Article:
Getting a traffic ticket (or at least receiving a warning from a police officer) is practically an inevitability of driving a car, right? Even the safest and most law-abiding driver can find her or himself pulled over and handed a ticket. That said, you do not always have to accept the ticket, pay it and take a hit to your driving record. Learn when and how to fight a traffic ticket.
Do You Have Grounds To Fight?
The first thing you’ll need to do is determine if you have a legal leg to stand on regarding your ticket. You say you were only going five miles over the speed limit while the cop gave you a ticket for going 10 miles over the posted limit. If you don’t have concrete, irrefutable proof you were, in fact, only going five miles, then it’s your word against the police officer’s.
If you do feel you have adequate proof of your innocence, the next question you have to ask is whether the time and money it takes to go to court are less stressful than paying the ticket. With this particular question, you also have to consider long-term effects, such as higher insurance premiums due to points on your driver’s license. Can you take time off work and time away from your other obligations to go to court? You’ll need to take a long look at your circumstances to determine whether you should let this matter go, or fight it.
Can You Challenge the Officer’s POV?
Maybe you view the situation in question differently from the officer who gave you the ticket. For instance, maybe the officer didn’t have an unobstructed view of the road where you committed the supposed traffic violation. You can work with legal professionals like those at law firms like Tully Rinckey to gather evidence and build your case. Researching state traffic law is also a good idea, too, as there may be changes neither you nor the officer is aware of.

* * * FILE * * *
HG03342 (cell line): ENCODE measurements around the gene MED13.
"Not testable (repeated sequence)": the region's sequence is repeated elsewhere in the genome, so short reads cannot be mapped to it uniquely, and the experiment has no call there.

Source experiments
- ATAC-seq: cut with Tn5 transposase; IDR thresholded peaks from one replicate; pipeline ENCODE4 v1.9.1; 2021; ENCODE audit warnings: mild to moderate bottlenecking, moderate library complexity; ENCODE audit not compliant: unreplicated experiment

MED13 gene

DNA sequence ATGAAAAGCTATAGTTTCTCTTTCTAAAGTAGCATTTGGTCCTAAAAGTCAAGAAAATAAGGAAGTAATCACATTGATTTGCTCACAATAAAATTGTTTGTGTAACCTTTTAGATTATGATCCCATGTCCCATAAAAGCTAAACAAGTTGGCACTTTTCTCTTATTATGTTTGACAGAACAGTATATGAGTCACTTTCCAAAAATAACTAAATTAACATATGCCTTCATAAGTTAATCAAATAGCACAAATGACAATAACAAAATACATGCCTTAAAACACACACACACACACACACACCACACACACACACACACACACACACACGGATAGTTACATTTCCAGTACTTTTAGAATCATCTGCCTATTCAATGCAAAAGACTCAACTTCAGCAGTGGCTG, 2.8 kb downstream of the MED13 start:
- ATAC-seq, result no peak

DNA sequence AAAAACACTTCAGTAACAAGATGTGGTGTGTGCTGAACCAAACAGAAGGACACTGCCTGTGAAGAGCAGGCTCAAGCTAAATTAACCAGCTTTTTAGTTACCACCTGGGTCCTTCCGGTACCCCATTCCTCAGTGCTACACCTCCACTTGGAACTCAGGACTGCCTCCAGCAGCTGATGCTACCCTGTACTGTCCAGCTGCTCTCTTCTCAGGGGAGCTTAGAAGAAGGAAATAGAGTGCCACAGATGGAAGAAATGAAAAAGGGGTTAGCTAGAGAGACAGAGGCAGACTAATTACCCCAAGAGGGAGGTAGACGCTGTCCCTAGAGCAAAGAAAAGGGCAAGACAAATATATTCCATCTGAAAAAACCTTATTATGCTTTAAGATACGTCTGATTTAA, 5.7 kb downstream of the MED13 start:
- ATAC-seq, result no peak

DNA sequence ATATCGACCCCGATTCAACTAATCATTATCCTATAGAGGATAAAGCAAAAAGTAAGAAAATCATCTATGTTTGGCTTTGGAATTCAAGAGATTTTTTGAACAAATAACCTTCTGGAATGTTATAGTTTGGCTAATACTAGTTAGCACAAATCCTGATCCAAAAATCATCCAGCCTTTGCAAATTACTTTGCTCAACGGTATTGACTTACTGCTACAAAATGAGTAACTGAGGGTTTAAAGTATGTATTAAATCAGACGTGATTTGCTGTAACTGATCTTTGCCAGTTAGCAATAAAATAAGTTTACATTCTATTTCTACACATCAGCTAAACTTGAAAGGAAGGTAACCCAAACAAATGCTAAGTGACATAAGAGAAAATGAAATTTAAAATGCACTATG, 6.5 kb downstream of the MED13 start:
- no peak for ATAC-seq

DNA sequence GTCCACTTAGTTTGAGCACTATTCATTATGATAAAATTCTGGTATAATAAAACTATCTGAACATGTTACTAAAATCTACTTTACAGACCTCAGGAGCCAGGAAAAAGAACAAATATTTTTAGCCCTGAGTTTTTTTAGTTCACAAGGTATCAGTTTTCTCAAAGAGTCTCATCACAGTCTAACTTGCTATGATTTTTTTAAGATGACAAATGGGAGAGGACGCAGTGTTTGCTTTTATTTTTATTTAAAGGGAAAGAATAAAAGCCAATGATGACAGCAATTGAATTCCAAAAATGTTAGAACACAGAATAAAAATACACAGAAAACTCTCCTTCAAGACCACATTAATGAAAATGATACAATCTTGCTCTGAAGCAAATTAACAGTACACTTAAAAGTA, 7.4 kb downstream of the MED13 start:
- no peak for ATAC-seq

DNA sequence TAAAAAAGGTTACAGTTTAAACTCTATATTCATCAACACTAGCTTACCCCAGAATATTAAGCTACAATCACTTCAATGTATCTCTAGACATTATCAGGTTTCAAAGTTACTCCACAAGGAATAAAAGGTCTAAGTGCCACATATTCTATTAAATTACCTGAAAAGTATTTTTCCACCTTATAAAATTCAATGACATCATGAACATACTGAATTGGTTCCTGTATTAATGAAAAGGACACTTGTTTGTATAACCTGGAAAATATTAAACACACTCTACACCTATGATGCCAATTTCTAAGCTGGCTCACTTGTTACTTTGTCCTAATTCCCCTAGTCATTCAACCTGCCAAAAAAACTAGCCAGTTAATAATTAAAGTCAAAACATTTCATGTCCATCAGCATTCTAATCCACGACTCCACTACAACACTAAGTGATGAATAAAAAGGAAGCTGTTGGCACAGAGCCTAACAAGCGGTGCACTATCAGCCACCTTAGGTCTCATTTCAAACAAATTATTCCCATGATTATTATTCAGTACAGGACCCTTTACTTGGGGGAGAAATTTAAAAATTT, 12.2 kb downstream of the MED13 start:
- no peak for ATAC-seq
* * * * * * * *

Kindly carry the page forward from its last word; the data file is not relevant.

Can You Prove You Made a Simple Mistake?
If overgrown tree branches obscure a stop sign, no one can blame you for accidentally driving through it. The same applies to a stop light knocked out of commission due to a local power outage. If you can show your ticket is the result of a simple mistake, you may succeed in having it thrown out. Again, you’ll need solid evidence of your oversight. This means taking pictures of the area where you received the ticket, making sure the images are dated and can be easily verified by a judge
Do You Have Legal Justification?
You may have speed through a stop sign or red light because you were taking someone to the emergency room. It may be you slowed down in the passing lane because you needed to make a left turn. Your stop in the middle of the interstate could be contributed to the fact you heard an unsettling rattling coming from the engine and didn’t want to put yourself or other drivers in danger. No matter your reasons for violating the law, it may be enough to get you out of your traffic ticket.
Were You Avoiding Harm?
While you want to follow the rules of the road, no one can blame you for breaking them if you do so to avoid harming another person. For example, you may swerve over the yellow lines into another lane to avoid a pedestrian or foreign object in the road. Perhaps you drove over the speed limit for a few seconds to hurry out of the way of the driver behind you who was about to rear-end you. No matter your reason, be sure it’s one that can stand up in court. Otherwise, Tully Rinckey professionals and other firms are unlikely to take your case.
You aren’t bound to paying a traffic ticket. Use the above tips to see if there’s a way you can preserve your driving record and your finances.